I cried in the guidance counselor’s office—even though he wasn’t trying to make me feel bad. He called me “Don Juan” and I believe he totally meant it. Alison’s father and her violin instructor were disappointed in her. Not only was she sucking face with a boy during her studies—but a white boy! The kissing was over. And Alison and I would go on to treat each other badly.
I wonder why I cried so hard in the guidance counselor’s office. I think it was because for the first time I didn’t feel like a liar.
The man with two black tears tattooed on his face and I have the same dentist. I’m at the office for a cleaning when Black Tears walks in. Sweatpants, puffy winter coat—he looks like he was a fat kid back in the day, but a stretch of time spent in the clink has hardened him some. Opposite the tears, on the other cheek, he has what looks like a hanged man, the black stick figure etched into his skin like the tears. On his hands—one on each fist—he’s tattooed grenades. They’re green, the only other color I imagine you can get in prison.
This is gonna be good, I think. Whatever this guy does in this dentist office is gonna be good. I pretend to read a book.
He stuffs one of his grenades into his puffy pocket…
I hold my breath.
He pulls out… His phone…
To play a video game. A loud video game—probably called Annoying Sounds. Every now and then he curses in Spanish, upset with the game in his hands.
I feel like cursing too. You have black tears tattooed on your face, dude! You can’t find an original way to be a dick? Playing your video game too loudly in public? Really? That’s all you got?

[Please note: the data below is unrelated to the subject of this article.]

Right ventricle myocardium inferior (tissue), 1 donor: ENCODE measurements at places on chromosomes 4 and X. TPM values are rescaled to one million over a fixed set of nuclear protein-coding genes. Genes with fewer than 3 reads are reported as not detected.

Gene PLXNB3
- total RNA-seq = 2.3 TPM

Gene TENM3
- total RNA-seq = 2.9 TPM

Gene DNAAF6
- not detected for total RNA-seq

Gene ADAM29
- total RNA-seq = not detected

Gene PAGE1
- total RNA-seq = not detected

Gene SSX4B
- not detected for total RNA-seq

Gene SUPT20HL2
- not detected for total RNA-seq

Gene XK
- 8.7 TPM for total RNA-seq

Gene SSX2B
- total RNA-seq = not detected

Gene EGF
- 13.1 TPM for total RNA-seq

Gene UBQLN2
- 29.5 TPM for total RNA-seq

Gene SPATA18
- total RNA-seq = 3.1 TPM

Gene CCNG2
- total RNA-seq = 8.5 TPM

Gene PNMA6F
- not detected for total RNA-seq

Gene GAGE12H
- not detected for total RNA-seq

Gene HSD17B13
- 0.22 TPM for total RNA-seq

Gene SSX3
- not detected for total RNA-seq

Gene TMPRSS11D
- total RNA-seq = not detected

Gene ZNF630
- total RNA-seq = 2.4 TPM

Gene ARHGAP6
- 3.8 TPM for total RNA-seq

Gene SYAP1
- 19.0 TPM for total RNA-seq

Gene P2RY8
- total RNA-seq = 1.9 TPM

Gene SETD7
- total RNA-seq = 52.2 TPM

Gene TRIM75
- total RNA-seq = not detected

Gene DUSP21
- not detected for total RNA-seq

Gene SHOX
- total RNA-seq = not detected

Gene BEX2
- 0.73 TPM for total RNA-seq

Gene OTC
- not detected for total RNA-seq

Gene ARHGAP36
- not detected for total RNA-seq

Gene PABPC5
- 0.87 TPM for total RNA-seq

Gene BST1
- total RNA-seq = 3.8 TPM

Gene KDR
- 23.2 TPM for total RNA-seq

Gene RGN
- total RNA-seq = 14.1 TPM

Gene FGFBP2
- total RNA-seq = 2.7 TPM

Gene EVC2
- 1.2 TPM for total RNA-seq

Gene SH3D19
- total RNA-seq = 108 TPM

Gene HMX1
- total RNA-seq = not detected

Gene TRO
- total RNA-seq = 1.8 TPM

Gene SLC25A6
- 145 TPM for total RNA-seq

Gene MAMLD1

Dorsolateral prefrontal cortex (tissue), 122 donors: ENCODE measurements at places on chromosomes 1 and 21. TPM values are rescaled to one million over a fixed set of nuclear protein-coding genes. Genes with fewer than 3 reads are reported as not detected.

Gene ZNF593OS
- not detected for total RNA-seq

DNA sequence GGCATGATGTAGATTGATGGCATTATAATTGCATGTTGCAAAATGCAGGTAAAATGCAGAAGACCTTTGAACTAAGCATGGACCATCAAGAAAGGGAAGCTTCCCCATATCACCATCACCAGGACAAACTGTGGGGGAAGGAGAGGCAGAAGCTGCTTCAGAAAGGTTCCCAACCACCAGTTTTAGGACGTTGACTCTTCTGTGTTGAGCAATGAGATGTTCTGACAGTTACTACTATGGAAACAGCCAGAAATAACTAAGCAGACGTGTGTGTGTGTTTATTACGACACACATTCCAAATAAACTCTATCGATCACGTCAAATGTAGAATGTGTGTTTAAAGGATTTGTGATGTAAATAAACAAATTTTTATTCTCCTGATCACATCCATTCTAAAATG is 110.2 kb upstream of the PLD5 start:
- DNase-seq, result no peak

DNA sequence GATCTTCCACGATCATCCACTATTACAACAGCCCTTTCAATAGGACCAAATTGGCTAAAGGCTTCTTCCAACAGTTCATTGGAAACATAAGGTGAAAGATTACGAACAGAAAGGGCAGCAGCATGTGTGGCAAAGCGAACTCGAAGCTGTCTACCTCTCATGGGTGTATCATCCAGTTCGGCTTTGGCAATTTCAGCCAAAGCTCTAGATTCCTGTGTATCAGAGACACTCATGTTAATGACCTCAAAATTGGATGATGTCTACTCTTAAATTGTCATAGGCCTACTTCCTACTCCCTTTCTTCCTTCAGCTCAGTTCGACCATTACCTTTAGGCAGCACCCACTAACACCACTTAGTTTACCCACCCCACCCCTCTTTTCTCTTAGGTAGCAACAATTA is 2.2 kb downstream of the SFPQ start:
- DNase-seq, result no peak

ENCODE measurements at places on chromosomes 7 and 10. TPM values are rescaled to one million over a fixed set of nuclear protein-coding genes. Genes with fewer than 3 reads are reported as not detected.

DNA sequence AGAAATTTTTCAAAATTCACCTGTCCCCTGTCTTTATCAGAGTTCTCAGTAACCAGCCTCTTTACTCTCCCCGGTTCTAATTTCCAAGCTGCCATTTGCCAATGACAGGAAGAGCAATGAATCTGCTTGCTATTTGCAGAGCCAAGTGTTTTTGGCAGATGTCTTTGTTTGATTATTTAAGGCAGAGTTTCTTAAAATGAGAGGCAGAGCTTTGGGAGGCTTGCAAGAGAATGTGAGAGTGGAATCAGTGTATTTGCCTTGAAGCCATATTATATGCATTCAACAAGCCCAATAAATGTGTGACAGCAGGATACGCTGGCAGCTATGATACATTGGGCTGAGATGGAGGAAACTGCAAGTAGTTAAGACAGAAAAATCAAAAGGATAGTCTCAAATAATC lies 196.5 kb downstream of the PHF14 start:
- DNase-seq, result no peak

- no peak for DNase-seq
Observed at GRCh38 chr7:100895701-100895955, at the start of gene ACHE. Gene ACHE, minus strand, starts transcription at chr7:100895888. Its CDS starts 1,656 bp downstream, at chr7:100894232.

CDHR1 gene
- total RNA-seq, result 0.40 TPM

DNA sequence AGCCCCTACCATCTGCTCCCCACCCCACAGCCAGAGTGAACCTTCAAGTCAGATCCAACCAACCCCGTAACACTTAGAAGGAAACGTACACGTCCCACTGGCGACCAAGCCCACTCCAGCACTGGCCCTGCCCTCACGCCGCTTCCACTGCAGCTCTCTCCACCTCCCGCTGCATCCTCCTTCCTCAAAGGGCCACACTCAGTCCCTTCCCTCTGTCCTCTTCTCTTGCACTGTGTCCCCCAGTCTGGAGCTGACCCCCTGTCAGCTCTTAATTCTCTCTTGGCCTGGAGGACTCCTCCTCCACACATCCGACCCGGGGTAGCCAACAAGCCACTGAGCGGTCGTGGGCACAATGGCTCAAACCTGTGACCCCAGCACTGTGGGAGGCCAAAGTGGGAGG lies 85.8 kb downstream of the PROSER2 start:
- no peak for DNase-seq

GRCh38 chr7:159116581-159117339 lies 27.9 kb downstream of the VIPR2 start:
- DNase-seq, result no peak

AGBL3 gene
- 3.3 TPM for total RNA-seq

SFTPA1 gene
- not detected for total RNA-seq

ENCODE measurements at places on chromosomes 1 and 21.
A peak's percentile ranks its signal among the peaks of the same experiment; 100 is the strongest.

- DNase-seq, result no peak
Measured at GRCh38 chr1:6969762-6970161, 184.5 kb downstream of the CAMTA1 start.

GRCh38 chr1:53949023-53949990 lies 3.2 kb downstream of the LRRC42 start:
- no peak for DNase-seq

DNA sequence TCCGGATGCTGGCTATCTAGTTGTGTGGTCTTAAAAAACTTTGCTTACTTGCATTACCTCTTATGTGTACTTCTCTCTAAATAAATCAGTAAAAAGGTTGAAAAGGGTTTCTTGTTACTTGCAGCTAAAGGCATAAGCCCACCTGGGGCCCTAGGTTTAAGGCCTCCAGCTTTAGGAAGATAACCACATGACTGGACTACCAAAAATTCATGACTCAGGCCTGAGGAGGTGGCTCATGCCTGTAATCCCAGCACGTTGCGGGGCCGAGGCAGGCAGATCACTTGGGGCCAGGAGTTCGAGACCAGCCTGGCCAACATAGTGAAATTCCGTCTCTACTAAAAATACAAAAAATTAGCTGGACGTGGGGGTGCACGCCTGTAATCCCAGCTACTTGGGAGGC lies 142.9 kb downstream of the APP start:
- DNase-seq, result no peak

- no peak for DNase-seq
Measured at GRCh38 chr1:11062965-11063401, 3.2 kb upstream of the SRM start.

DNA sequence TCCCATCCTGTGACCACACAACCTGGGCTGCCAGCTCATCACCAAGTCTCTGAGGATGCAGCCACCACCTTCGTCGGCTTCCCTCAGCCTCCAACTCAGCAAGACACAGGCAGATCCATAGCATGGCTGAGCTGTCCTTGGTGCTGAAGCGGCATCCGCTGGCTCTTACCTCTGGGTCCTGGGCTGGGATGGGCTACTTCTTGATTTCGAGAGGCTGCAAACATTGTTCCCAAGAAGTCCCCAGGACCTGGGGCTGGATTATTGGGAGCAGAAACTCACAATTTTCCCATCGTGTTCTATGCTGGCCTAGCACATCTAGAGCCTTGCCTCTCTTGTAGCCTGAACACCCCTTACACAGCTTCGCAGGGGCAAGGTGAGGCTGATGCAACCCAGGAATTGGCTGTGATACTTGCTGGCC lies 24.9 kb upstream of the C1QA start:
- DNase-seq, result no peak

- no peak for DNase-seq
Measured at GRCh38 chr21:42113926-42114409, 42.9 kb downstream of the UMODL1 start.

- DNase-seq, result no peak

He receives a text, which interrupts his game. He answers it. Pauses. Looks up at me. Speaks. “How do you spell ‘operate’? Like to operate on somebody?”
I spell the word for him. I get my teeth cleaned, X-rayed. No cavities. No tears. No dicks.
When I’m back home in Brooklyn I like to sit in my living room and listen to the man who lives in the apartment above mine yell. Sometimes I’ll get up from my couch and follow his shouting into my kitchen and cock my ear to the vent of the airshaft we share. Most of the time I have no clue what’s going on up there. I’ve never met the man. I have no idea what he looks like. And I really hope he’s physically incapable of carrying out the threats he makes.
But I do enjoy the man’s voice nonetheless. There’s so much anger, insecurity, and impotence in it. Whether he’s yelling at his son or the son’s mother (I’m not sure if the man and the woman are even together) I find it cathartic. Not for him. That man’s damned to go on yelling. But for me there comes a point somewhere along the airshaft where the man’s voice fades out—like I’m catching the tail end of an echo—and the voice could very well be my own. Then the argument ends (to be continued) and I feel much better for having gone through it.
In Los Angeles I’ve traded the man upstairs for a creature that riots in my attic. Like the man, I’ve never actually seen the creature, so I’m praying it’s a squirrel. About once a month it tricks me into believing it’s in my room. I pull the covers over me—making sure my feet don’t show—and try to muster the strength to jump to the floor and scurry over to the light switch across the room.
I don’t wish the man upstairs any harm. But I do want the creature dead. The other day we had an earthquake in Los Angeles—I hope that got him. And if my wish seems cruel, what can I say? He’s not the kind of monster I can relate to.
(There’s a vent in the ceiling of my L.A. bedroom. I’ll let you know if I smell anything.)